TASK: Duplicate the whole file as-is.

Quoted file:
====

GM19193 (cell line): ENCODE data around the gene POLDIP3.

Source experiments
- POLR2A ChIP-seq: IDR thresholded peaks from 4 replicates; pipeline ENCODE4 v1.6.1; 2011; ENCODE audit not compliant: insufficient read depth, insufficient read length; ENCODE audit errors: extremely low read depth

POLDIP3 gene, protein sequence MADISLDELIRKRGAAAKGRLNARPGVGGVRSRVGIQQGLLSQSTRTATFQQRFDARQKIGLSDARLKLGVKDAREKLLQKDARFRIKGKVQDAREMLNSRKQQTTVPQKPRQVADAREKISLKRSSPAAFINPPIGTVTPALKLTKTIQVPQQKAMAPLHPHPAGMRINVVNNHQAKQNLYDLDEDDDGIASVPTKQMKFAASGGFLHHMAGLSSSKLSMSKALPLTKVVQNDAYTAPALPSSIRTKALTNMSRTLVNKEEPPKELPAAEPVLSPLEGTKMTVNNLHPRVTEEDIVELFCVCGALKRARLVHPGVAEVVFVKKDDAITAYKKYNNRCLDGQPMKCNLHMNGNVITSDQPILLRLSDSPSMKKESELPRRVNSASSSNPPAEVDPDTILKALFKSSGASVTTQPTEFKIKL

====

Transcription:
GM19193 (cell line): ENCODE data around the gene POLDIP3.

Source experiments
- POLR2A ChIP-seq: IDR thresholded peaks from 4 replicates; pipeline ENCODE4 v1.6.1; 2011; ENCODE audit not compliant: insufficient read depth, insufficient read length; ENCODE audit errors: extremely low read depth

POLDIP3 gene, protein sequence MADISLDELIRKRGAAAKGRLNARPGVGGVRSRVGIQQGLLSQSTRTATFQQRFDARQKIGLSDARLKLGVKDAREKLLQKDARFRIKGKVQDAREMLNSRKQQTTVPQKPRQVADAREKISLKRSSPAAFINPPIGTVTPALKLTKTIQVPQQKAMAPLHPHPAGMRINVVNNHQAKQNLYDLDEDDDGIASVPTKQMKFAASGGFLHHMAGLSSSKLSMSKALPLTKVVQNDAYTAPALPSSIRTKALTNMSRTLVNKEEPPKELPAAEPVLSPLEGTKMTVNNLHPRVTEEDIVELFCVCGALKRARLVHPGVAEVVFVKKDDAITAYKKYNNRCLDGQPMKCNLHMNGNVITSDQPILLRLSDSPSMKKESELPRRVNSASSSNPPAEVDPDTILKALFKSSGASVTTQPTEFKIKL